2. Accommodation

Tibet is never known for its 5-star luxury resorts, though you can find some like Intercontinental Lhasa Paradise, St.Regis Lhasa Resort, Sheraton hotel, etc in Lhasa. Overall, the accommodation facilities and services are not as good as those in coastal and central parts of China. However, from cheap and clean youth hotel, to distinct Tibetan style 3-star and international 5-star luxury hotel, you will find one that suits your interest and pocket in Lhasa.

We’ve handpicked cozy and safe hotels in the central area of Lhasa, where you will find Jokhang Temple and Barkhor Street are just steps away from you. You can easily experience more of the local life and culture. Normally, as you travel to remote areas in some parts of Shigatse like Tingri, or EBC, Ngari, Nagqu, etc. the accommodation would be much poorer. Some may have air-conditioning in the hotel;others may only have electric blanket in the guesthouses. And the food is also very basic.

3.Guiding and Tipping

Our English-speaking guides are natives of Tibet with good knowledge of Tibetan culture, history, and Buddhism. Most are trained to offer Western-standard service. Throughout your stay in Tibet, we will minor your health and provide prompt help to you. If you run into any trouble, please do not hesitate to reach them or our customer service manager.

Travelers’s tipping to Tibetan guide and driver is taken as an extra gratitude to their good service, just like what you do in the west. Normally, a tipping of 7 USD/day is acceptable. The basic rule is good service for good pay.

4. Toilet

Admittedly, to many western tourists, using toilets in Tibet is the most dreadful experience. So, please down play your expectation. If you take Tibet train to Lhasa, both western toilet and squat toilet are available in the train. If you stay in hotel above 3-star hotels in Lhasa, Shigatse, etc. you will have no complaining using standard western flash toilet.

However, if you visit some of the attractions like Yamdrok or Namtso, EBC outdoor, mostly you will see the smelly and filthy pit toilet.It's better to carry enough toilet paper.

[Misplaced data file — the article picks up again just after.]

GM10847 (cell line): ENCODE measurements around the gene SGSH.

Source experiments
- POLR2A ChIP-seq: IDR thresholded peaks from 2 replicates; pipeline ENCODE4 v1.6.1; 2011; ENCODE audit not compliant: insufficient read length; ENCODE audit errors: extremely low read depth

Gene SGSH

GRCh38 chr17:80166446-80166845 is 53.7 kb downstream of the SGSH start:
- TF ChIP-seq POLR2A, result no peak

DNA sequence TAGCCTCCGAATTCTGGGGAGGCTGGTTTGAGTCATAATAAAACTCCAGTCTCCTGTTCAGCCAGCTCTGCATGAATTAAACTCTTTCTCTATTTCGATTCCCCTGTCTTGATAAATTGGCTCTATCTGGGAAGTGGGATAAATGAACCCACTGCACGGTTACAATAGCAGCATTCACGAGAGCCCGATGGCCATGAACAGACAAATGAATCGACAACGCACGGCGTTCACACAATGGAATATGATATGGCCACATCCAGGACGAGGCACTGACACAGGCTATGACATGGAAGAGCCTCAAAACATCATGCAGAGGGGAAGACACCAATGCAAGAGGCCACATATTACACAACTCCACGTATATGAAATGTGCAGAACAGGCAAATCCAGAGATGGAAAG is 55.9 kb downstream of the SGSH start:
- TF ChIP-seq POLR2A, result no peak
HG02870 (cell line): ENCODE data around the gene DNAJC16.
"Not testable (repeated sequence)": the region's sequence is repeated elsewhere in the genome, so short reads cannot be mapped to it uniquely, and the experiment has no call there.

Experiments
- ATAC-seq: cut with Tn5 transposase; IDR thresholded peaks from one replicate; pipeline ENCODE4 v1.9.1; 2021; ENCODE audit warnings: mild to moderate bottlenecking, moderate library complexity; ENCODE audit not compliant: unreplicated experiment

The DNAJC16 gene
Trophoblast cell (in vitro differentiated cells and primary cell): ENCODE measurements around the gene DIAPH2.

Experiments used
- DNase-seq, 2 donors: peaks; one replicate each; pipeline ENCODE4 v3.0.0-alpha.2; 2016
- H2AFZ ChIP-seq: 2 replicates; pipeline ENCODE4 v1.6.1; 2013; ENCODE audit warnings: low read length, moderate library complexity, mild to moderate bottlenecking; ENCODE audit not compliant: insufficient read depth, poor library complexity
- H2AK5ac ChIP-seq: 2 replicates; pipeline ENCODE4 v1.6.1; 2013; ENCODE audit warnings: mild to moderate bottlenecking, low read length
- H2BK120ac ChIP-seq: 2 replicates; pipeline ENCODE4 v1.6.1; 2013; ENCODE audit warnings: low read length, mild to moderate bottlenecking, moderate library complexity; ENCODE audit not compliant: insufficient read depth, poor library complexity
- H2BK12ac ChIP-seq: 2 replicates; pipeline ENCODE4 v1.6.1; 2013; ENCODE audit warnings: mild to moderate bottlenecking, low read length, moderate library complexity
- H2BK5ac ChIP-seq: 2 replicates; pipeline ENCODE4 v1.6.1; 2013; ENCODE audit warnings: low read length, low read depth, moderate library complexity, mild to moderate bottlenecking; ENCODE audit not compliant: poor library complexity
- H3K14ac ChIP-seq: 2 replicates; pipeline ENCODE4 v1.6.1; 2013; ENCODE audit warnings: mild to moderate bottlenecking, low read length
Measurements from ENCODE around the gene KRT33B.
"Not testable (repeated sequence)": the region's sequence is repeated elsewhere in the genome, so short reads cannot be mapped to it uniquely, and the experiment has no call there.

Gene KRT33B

5. Tibet Weather

One of the biggest features of weather on Qinghai-Tibet Plateau is the dramatic temperature change between day and night. The annual temperature in Lhasa is -2℃-- 12℃(spring), 9℃-- 22℃(summer), 7℃-- 19℃(fall), -7℃-- 9℃(winter). Do wear clothes properly such as thermal tops, fleece jacket, breathable underwear, down jacket, jeans, beanie, etc.

Of course, sun screen, lip balm, sun glasses are essential to shield you from powerful blinding sunlight on the plateau. Do drink more water and eat more vegetable as you travel in Tibet. It can prevent you from dehydration.

6. Acclimatization to the High Altitude

For the first timer to Tibet, either by flight or train, a good rest is a must for quick acclimation to the high altitude in Lhasa. Never rush to tour the street or attractions on your own. Walk slower and do not exert yourself like running or jumping. Spending at least two days in Lhasa is a good way to get acclimatized before heading to Shigatse or Namtso. If you have any discomfort, do tell it to your guide,and he will help you out.

7. Other Dos and Don'ts

Normally, taking photos is forbidden in the monastery. If you want to take photos of Tibetan pilgrims, a gentle ask of permission would be appreciated or you can do it from a long distance. Swimming and fishing are not allowed in holy lakes in Tibet; Do not talk about sensitive topics like politics; International tourists are not allowed to travel alone in Tibet according to the policy; Walk clockwise around Barkhor Street; Never venture into the unknown trails; do as much as you can to protect the fragile eco-system in Tibet, etc.

As Tibetan Buddhism is deeply-rooted in every facet of Tibetans' life, always follow and respect the unique customs in Tibet. If you are uncertain about something, it’s advisable to ask your guide before you do it at will.